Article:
Ambassador Crispin Gregorie and Dr Harold Weaver represented ZIFF at the inauguration of the Permanent Memorial to Honour the Victims of Slavery and the Transatlantic Slave Tradeat at the United Nations:

Good afternoon, Mr. President of the General Assembly; Madam Prime Minister of Jamaica; Honorable John Ashe; Madam Director of UNESCO; Honorable Ministers; Dr. Diouf; Ambassador Rattray, Chair of the Permanent Memorial Committee; Your Excellencies; ladies and gentlemen, I am honored to be here today, and I wish to begin by reading a letter from America’s Congressional Black Caucus addressed to the Secretary-General. I quote:

Dear Secretary-General:

Over four centuries, more than 18 million people were forcefully removed from their homes in Africa, and exiled into slavery in the Americas and Europe. Thousands would perish as a result of the cruel treatment undergone during the Middle Passage. For those who survived, the appalling and inhumane conditions of slavery awaited them at their destination. Slavery remains an immoral stain on the history of the United States and the collective history of humankind. We can never forget the horrors that were inflicted on our brothers and sisters through slavery and the transatlantic slave trade. Nor can we forget the lingering effects this tragedy continues to have in our society.

The Permanent Memorial at the United Nations in Honor of the Victims of Slavery and the Transatlantic Slave Trade is a reminder of the terrible legacy of slavery, yet for future generations, it serves as an opportunity to understand the history and consequences of slavery, as well as an educational tool to increase awareness about the ever-present dangers of racism and prejudice. The memorial acknowledges the tragedies of slavery but also celebrates the heroic action of the slaves, abolitionists, and unsung heroes who acted in the face of great danger to end the inhumanities of slavery and the transatlantic slave trade.

The placement of the Permanent Memorial at the United Nations Headquarters is a significant symbol of the promotion and preservation of the dignity and worth of all human beings, principles that are central to the United Nations Charter. The Congressional Black Caucus is pleased that the United States of America is making a contribution to the Permanent Memorial through a private-public funding model. This contribution is especially important given the unique role slavery and the transatlantic slave trade had on the establishment, development, and growth of our country.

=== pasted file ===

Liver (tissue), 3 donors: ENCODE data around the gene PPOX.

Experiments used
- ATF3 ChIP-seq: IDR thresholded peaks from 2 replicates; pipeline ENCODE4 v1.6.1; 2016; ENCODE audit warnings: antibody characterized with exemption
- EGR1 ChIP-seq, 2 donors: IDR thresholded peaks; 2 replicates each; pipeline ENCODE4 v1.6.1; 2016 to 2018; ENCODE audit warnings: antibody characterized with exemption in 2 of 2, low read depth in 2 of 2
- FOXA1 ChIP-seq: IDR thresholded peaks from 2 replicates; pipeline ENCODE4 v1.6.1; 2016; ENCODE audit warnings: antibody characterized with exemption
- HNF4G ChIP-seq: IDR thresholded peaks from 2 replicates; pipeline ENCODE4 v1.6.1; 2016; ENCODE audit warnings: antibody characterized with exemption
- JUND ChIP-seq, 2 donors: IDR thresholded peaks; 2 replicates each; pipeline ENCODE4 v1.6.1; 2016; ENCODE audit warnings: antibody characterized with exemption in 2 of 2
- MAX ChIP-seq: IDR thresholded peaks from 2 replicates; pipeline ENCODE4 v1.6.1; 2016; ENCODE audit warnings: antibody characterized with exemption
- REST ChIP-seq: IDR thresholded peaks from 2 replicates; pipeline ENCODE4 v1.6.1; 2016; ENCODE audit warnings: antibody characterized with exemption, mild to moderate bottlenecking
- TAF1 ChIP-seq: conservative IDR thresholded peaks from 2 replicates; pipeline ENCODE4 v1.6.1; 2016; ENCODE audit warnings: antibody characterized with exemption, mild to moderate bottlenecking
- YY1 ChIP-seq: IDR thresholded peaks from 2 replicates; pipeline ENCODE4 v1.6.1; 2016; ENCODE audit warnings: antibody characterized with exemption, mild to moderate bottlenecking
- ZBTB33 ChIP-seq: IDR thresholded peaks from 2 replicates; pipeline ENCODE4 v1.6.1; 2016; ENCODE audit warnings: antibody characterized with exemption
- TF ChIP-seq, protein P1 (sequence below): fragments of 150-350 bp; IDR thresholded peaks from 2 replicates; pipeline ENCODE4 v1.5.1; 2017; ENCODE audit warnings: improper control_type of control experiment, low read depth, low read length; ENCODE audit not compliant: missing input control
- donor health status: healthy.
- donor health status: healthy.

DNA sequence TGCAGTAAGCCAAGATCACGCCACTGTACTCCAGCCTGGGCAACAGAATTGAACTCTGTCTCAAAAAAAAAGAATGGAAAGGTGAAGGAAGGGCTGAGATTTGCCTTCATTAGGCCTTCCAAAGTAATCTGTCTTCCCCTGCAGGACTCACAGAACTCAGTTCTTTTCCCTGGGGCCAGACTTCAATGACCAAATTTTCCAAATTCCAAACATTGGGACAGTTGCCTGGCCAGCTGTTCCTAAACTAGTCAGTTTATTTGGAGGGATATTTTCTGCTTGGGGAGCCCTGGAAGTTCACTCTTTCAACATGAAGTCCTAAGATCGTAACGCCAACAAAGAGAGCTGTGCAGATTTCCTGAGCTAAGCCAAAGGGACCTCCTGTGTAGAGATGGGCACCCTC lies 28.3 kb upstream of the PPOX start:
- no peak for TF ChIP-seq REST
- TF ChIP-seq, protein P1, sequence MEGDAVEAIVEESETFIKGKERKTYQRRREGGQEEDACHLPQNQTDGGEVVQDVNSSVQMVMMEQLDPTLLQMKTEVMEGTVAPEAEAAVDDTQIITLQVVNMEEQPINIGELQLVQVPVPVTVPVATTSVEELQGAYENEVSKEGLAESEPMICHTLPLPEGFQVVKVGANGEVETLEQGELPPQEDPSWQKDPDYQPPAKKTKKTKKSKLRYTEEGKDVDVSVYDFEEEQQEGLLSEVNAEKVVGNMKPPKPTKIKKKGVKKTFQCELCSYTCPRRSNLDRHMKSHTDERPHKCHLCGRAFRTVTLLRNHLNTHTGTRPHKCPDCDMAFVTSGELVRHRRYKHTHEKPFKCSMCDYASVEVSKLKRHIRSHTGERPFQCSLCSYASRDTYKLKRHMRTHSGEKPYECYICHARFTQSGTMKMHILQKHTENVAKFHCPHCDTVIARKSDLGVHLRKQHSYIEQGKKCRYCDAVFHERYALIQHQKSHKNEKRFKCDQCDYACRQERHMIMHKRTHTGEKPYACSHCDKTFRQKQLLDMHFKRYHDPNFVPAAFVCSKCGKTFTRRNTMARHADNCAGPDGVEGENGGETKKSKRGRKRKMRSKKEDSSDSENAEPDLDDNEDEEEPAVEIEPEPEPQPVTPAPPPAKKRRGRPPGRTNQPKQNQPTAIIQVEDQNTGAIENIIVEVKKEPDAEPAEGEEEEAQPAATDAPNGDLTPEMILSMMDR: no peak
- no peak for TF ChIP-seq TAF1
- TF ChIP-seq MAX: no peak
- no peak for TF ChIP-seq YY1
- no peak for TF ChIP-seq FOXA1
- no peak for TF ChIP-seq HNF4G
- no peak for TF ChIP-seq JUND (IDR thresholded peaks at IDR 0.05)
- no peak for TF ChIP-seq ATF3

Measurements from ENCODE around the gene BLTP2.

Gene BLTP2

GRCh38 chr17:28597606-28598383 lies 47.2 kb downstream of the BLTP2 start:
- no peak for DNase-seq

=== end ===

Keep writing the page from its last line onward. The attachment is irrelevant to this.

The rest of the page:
While this Permanent Memorial cannot undo the horrors of slavery and the transatlantic slave trade, and the lingering consequences that still impact the descendants of its victims, it serves to acknowledge its horror, while educating all future generations about the dangers of racism and prejudice. The establishment of this Permanent Memorial is an important recognition of past horrors and a call to continue efforts to undo the lasting legacy of racism that continues to oppress millions. And the letter is signed, Representative G. K. Butterfield, Chairman of the Congressional Black Caucus and Representative Barbara Lee, Member of Congress. May I also add that we are also very honored to have witnessed the unveiling this afternoon of the “Ark of the Return” – the Permanent Memorial in remembrance of the victims of slavery and the transatlantic slave trade. This memorial stands as a tribute to all of slavery’s victims, including those who escaped bondage and helped others in their journey to freedom.

There is no greater blemish in the history of the United States of America than that of slavery – of the crime defined by freedom denied. Around the year 1627, not far from these UN headquarters, the first enslaved Africans arrived in present-day New York City. In fact, one of the walls of New Amsterdam’s fort, built by enslaved African people, is bordered by today’s Wall Street. The stories of transatlantic slavery and its abolition, along with the stories of heroes, such as Harriet Tubman, who helped free slaves through the Underground Railroad, are woven into the very fabric of our nation.

Over the long arc of history, females in slavery have been exceptionally victimized. This is still true today. While sexual violence is used to compel the servitude of males and females alike, women and girls are often its victims. And victims of domestic servitude – who more often than not are female – are literally held in servitude behind closed doors, invisible to those who may otherwise be able to help, and at the complete mercy of their masters. Today’s observance occurs during the first year of the International Decade of People of African Descent. The United States comes to the Decade with a full and robust commitment to ensuring the rights of persons of African descent, and to combating racism and discrimination against them, indeed, it is our commitment to members of all groups.

So let us take this day to remember the victims of the transatlantic slave trade. Together, we abolished the transatlantic slave trade, and we must act in accordance with our international and domestic obligations to do the same for modern-day slavery. Thank you.